Now curious, the woman called her mother to ask why it is important to cut off the end of a roast before cooking it. Her mother did not know the reason, but she was confident that it was important, because her mother always did exactly the same thing.
A phone call to the woman’s grandmother finally revealed the true reason why two subsequent generations of cooks always cut off the end of a roast before cooking it. The grandmother explained, “A long time ago, the only size of roast at the local store was too large to fit in my pan. So I had to cut a bit off the end in order to cook it. I haven’t had to do that in years!”
I’ll bet the entire family had a good laugh about this situation. Many years ago, there was a really good reason to cut off the end of the roast, but that reason didn’t exist anymore. Yet that step in the process was passed down to future generations, as though it were crucial to the success of the meal.
There are probably many situations in which current limitations give rise to a process that continues to be used long after those limitations are gone. Often the facts become blurred and the philosophical reasoning becomes stronger, so no one questions whether the process is valid. A paradigm is created that is not easily broken. Continue reading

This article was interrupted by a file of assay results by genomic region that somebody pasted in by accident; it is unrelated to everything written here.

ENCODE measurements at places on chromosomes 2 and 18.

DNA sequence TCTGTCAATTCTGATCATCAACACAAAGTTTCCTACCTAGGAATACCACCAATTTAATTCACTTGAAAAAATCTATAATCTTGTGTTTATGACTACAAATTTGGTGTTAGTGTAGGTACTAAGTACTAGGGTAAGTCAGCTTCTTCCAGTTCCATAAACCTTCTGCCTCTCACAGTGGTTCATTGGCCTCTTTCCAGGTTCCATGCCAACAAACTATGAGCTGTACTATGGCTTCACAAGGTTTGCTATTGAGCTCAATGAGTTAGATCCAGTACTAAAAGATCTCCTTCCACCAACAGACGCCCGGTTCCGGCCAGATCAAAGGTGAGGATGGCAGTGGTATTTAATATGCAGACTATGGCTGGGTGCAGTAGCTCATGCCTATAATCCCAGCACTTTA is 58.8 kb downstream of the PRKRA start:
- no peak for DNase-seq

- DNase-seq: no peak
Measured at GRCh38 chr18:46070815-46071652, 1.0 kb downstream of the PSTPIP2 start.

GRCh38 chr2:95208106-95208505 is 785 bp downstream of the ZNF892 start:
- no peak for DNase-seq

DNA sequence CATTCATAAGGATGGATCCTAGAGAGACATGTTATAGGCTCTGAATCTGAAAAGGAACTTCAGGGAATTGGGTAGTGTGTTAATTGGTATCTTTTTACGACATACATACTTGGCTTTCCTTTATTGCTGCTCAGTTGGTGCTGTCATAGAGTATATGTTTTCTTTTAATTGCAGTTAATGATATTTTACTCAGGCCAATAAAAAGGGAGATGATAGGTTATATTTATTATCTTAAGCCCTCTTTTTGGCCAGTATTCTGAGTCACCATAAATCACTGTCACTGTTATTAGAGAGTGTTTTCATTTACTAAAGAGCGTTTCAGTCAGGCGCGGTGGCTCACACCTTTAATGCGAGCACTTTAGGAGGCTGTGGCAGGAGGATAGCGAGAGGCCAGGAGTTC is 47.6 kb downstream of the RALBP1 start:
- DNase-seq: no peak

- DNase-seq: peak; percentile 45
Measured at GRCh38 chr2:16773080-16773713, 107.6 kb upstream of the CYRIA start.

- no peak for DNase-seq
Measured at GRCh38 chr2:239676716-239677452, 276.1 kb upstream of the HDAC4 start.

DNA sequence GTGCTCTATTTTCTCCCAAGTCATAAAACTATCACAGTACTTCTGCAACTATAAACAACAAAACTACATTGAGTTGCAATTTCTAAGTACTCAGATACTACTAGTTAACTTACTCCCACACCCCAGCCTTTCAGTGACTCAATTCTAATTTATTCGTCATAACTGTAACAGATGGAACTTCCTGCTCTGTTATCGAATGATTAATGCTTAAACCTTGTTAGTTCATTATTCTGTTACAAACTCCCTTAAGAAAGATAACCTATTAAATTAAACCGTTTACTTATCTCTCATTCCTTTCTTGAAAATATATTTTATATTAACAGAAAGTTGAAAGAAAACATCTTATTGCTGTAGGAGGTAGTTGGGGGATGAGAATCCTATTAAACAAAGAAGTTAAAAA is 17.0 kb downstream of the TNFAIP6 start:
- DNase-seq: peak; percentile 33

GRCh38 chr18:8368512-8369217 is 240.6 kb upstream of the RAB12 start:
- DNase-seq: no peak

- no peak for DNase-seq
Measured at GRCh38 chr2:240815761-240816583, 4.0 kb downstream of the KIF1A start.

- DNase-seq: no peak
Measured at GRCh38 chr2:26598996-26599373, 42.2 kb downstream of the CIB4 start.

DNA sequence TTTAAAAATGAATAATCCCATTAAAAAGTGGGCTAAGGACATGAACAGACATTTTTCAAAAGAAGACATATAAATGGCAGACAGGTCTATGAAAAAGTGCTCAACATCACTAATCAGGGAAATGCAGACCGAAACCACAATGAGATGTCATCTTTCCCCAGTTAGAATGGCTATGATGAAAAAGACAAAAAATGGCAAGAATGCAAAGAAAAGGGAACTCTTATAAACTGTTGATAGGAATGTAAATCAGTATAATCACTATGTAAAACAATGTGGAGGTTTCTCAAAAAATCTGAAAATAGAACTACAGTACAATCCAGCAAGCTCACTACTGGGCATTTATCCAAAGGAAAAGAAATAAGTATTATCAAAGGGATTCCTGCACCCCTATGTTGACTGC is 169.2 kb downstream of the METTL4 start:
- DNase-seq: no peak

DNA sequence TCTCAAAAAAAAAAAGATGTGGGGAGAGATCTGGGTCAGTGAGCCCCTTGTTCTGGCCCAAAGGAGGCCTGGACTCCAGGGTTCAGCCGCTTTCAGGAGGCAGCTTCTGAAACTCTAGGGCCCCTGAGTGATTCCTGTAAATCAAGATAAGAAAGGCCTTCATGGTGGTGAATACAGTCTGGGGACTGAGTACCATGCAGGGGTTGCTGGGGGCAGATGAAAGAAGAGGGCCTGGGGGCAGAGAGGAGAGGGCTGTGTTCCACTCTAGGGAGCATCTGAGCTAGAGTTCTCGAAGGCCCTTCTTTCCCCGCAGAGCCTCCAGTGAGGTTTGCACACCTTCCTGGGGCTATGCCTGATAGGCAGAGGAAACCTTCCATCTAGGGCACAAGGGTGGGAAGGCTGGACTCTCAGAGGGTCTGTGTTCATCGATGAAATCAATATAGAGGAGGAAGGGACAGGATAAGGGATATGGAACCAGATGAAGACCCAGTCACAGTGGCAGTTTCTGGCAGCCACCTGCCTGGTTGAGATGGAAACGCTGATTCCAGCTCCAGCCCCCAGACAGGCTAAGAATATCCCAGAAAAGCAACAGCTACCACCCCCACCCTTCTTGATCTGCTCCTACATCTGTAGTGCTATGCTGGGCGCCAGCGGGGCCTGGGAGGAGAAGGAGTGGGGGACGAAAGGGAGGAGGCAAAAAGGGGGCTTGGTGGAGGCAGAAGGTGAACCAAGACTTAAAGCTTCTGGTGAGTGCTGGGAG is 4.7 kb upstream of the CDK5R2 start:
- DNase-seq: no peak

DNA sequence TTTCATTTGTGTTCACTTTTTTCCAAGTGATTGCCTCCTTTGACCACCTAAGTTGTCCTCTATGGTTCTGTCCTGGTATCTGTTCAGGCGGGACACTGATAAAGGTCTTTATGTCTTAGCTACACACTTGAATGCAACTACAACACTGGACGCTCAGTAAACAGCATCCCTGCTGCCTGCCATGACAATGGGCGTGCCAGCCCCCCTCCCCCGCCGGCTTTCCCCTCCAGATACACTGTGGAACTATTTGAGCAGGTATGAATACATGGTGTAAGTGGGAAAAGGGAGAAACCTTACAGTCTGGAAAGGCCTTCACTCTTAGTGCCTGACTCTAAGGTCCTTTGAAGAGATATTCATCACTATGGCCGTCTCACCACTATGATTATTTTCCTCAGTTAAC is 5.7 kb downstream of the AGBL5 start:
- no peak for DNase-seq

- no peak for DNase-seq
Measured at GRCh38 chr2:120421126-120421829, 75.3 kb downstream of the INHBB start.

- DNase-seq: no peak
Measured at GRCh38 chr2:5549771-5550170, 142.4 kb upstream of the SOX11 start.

When Thomas Edison developed the first long-lasting, high-quality light bulb in 1879, his successful design was the result of a lengthy and laborious trial-and-error search for the best filament material, a process we now call the Edisonianapproach.
While Edison had no fundamental knowledge of how various materials resist electrical current, today’s engineers are often armed with greater technical knowledge and experience about their domain. This allows them to create initial designs based on intuition before testing the designs to failure. Design flaws observed during a test can then be incrementally improved through what we call the make-it-and-break-it method.